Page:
Ronald Cary Burger

Ronald Cary Burger

Former Lancaster native Ronald Cary Burger would have resisted the notion that he was a health care hero. But how else could you describe someone who spent months in New York City after the 9/11 terrorist attacks, supporting injured and ill first responders in the grim aftermath of that national tragedy?

His work at ground zero on “the pile” was just one slice of a lifetime devoted to disaster preparedness and emergency response. Wherever he went during a 50-year career in public health, including 35 years with the Centers for Disease Control and Prevention, he dutifully headed in the direction of trouble.

Time and again, Ron made a beeline to the scene of natural and human-made calamities — some 30 hurricanes, along with numerous floods and occasional earthquakes. According to family members and news reports, he was on site at the Legionnaires’ disease outbreak in Philadelphia in 1976. The Oklahoma City terrorist bombing in 1995. A smallpox vaccination campaign in Bangladesh. The Mount St. Helens eruption in 1980. The 2001 anthrax attacks. A Zika virus epidemic in Puerto Rico. A syphilis outbreak among young people in Georgia. The Flint, Michigan, water crisis. He became a million-mile traveler on Delta Airlines.

Ron’s preference was to prevent rather than respond to public health catastrophes. In fact, he took part in a pandemic planning task force back in the 1990s.

I lost track of Ron after we graduated from McCaskey High School many moons ago — 1966, if you’re counting — where he was a stalwart on the football and baseball teams. Throughout his life he proved to be a stalwart in every sense of the word. It was many moons later that I learned of his passionate devotion to public health.  

After graduating from Millersville University in 1970 with a degree in elementary and secondary education, Ron joined the Peace Corps and worked in Ghana, where he taught school and helped local communities deal with a deadly outbreak of cholera. That piqued his interest in public health. After returning to the United States and teaching science at Downingtown High School for a few years, he seized an opportunity to work for the CDC.

Ron did just about everything a lifer with the CDC can do, from helping to run a tuberculosis control program in New York City to dealing with the aftershocks of a school shooting in Georgia, just one month after the Columbine tragedy in Colorado in 1999. Ron’s children were students at that Georgia school, and they dodged the bullets that day.

Wherever he lived in the United States, Ron somehow found time to volunteer as an emergency medical technician and firefighter. He also donated his effort and energy to the Red Cross and made himself available to substitute-teach in local school systems. Active in public health organizations at all levels, he served as president of the National Association of Local Boards of Health.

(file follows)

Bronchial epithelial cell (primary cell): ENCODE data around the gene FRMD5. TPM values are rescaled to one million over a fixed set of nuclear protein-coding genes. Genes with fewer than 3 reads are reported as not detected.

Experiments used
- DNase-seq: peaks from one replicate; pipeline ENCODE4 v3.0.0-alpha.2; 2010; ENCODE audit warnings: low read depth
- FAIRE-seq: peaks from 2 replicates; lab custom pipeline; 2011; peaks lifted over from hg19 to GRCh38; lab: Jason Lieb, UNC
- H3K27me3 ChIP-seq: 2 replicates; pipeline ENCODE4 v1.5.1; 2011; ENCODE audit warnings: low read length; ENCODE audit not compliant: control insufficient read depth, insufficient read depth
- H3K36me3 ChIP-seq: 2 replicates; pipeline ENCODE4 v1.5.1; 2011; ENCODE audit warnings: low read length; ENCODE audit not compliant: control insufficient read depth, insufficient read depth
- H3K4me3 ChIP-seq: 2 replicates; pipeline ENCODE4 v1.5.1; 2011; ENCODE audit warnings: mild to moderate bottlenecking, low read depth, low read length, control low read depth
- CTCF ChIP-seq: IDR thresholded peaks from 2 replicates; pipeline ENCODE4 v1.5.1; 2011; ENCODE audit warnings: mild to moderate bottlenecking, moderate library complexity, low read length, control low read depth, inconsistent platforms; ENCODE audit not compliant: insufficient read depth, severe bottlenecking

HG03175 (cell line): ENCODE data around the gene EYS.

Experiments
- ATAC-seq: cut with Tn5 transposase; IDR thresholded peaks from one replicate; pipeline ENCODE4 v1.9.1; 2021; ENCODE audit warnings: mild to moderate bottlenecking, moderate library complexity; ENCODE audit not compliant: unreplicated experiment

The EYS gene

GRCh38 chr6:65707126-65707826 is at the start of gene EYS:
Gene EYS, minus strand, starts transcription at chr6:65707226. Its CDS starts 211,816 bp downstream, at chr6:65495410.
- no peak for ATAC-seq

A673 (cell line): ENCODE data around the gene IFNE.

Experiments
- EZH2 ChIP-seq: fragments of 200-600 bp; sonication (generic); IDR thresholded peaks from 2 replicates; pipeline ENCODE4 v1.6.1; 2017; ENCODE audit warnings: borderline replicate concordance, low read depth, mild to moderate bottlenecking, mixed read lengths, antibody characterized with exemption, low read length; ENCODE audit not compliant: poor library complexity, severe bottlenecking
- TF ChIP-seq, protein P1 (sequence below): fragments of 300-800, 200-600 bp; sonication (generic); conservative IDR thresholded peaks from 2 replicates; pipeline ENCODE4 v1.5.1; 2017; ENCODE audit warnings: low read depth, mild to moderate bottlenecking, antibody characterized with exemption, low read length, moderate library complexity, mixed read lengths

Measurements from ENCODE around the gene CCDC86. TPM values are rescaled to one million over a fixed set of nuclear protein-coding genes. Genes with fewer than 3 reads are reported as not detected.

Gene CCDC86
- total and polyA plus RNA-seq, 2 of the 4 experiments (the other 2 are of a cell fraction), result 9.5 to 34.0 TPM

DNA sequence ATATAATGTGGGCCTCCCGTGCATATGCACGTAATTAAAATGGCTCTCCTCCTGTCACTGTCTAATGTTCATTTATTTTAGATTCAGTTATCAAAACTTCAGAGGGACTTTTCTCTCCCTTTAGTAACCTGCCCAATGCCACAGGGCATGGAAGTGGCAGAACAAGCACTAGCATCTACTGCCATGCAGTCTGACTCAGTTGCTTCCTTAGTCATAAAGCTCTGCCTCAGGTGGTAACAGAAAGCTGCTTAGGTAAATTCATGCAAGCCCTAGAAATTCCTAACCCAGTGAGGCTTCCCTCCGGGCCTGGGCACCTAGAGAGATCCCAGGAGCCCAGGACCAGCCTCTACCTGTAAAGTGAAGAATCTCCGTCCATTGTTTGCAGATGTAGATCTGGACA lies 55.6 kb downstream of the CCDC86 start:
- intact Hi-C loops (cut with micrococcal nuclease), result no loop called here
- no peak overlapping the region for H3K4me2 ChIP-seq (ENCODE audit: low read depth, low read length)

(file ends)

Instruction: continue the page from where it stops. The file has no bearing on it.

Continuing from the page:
Ron had the distinction of being named a distinguished alumnus of both his high school and college alma maters, McCaskey and Millersville. Jeremiah Miller, coordinator of the McCaskey Alumni Association, conducted an hourlong video interview with Ron in January of this year. “If there’s a problem and you can do something about it, you do it,” Ron said, and he lived it. He considered himself a teacher of public health, generously mentoring and counseling countless colleagues along the way.

Ron would tell you that he was just doing his job, a job he loved and a calling he pursued well after his retirement, serving as a Florida-based regional coordinator for the Department of Homeland Security’s BioWatch program, which monitors the air for biological agents that could be used in a terrorist attack. He also volunteered for COVID-19 duty with the federal government’s National Disaster Medical System. Early in the days of this pandemic, he was in Atlanta, Georgia, monitoring cruise ship passengers who had returned from their trip and were in quarantine.

Characteristically, he was on assignment with the National Disaster Medical System in August, tapping into his inexhaustible supply of effort and energy, responding to the surging delta variant in Mississippi and helping to build a 75-unit field hospital when he died of an apparent heart attack at the age of 73. 

“We all reminded him it was time to retire,” recalls his sister, Lori Burger Daly, who lives in Landisville. “He would always say, ‘I will never retire. I love what I do.’ He would always sign off, whether on an email or phone call, with ‘Be safe and stay healthy.’ ”

Throughout his career, Ron Burger devoted himself to making this a better, brighter and safer world for us all. Much of his work was unseen and unsung, but all of it was vitally important to the preservation of healthy people on a healthy planet. His legacy of caring, of giving a damn about the world around him, will carry on in the work of others who follow in his path and will inspire us all.

I was looking forward to seeing Ron at our 55th McCaskey class reunion this weekend. His reassuring pandemic message — “We will get through this” — will continue to resonate. His light will continue to shine.

Jeff Forster is a native of Lancaster, a member of the J.P. McCaskey Class of 1966, and a proud former reporter for LNP | LancasterOnline.

 

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